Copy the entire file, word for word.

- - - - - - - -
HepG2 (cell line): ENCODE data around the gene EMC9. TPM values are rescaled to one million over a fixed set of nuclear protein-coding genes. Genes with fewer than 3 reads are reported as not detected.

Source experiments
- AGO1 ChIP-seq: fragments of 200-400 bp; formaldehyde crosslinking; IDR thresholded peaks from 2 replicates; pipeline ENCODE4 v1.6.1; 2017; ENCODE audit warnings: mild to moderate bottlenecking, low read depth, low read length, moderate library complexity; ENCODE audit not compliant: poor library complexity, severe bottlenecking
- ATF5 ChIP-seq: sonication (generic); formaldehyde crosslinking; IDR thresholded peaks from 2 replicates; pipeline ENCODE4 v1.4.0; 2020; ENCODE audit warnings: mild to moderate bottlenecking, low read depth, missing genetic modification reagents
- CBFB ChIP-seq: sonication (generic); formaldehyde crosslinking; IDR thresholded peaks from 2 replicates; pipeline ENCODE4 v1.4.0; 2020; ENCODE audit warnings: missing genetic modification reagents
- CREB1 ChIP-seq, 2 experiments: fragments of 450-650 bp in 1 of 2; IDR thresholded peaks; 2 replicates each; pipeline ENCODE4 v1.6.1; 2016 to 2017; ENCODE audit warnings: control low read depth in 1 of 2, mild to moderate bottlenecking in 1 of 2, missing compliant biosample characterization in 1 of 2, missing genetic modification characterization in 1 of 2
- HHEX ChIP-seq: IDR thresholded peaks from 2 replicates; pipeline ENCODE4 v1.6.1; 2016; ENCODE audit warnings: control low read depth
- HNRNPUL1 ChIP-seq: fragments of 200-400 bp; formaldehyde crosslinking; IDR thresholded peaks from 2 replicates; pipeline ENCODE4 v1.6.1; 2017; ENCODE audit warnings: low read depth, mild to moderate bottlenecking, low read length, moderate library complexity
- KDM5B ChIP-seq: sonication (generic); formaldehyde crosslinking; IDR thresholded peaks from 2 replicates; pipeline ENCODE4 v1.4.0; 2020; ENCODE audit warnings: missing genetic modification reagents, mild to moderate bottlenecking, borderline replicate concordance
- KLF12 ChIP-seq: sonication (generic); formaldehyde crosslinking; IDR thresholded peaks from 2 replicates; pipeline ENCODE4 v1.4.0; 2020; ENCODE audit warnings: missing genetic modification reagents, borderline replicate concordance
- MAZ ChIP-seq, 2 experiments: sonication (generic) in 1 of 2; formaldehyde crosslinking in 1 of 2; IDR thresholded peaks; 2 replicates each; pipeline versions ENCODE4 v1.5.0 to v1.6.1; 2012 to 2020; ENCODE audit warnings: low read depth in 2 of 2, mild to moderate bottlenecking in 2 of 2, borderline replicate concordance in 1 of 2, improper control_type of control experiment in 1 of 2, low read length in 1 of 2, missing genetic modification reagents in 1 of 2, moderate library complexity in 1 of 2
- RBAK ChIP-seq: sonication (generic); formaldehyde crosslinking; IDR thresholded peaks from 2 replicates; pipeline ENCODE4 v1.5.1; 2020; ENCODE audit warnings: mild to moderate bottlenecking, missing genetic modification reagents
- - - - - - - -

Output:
HepG2 (cell line): ENCODE data around the gene EMC9. TPM values are rescaled to one million over a fixed set of nuclear protein-coding genes. Genes with fewer than 3 reads are reported as not detected.

Source experiments
- AGO1 ChIP-seq: fragments of 200-400 bp; formaldehyde crosslinking; IDR thresholded peaks from 2 replicates; pipeline ENCODE4 v1.6.1; 2017; ENCODE audit warnings: mild to moderate bottlenecking, low read depth, low read length, moderate library complexity; ENCODE audit not compliant: poor library complexity, severe bottlenecking
- ATF5 ChIP-seq: sonication (generic); formaldehyde crosslinking; IDR thresholded peaks from 2 replicates; pipeline ENCODE4 v1.4.0; 2020; ENCODE audit warnings: mild to moderate bottlenecking, low read depth, missing genetic modification reagents
- CBFB ChIP-seq: sonication (generic); formaldehyde crosslinking; IDR thresholded peaks from 2 replicates; pipeline ENCODE4 v1.4.0; 2020; ENCODE audit warnings: missing genetic modification reagents
- CREB1 ChIP-seq, 2 experiments: fragments of 450-650 bp in 1 of 2; IDR thresholded peaks; 2 replicates each; pipeline ENCODE4 v1.6.1; 2016 to 2017; ENCODE audit warnings: control low read depth in 1 of 2, mild to moderate bottlenecking in 1 of 2, missing compliant biosample characterization in 1 of 2, missing genetic modification characterization in 1 of 2
- HHEX ChIP-seq: IDR thresholded peaks from 2 replicates; pipeline ENCODE4 v1.6.1; 2016; ENCODE audit warnings: control low read depth
- HNRNPUL1 ChIP-seq: fragments of 200-400 bp; formaldehyde crosslinking; IDR thresholded peaks from 2 replicates; pipeline ENCODE4 v1.6.1; 2017; ENCODE audit warnings: low read depth, mild to moderate bottlenecking, low read length, moderate library complexity
- KDM5B ChIP-seq: sonication (generic); formaldehyde crosslinking; IDR thresholded peaks from 2 replicates; pipeline ENCODE4 v1.4.0; 2020; ENCODE audit warnings: missing genetic modification reagents, mild to moderate bottlenecking, borderline replicate concordance
- KLF12 ChIP-seq: sonication (generic); formaldehyde crosslinking; IDR thresholded peaks from 2 replicates; pipeline ENCODE4 v1.4.0; 2020; ENCODE audit warnings: missing genetic modification reagents, borderline replicate concordance
- MAZ ChIP-seq, 2 experiments: sonication (generic) in 1 of 2; formaldehyde crosslinking in 1 of 2; IDR thresholded peaks; 2 replicates each; pipeline versions ENCODE4 v1.5.0 to v1.6.1; 2012 to 2020; ENCODE audit warnings: low read depth in 2 of 2, mild to moderate bottlenecking in 2 of 2, borderline replicate concordance in 1 of 2, improper control_type of control experiment in 1 of 2, low read length in 1 of 2, missing genetic modification reagents in 1 of 2, moderate library complexity in 1 of 2
- RBAK ChIP-seq: sonication (generic); formaldehyde crosslinking; IDR thresholded peaks from 2 replicates; pipeline ENCODE4 v1.5.1; 2020; ENCODE audit warnings: mild to moderate bottlenecking, missing genetic modification reagents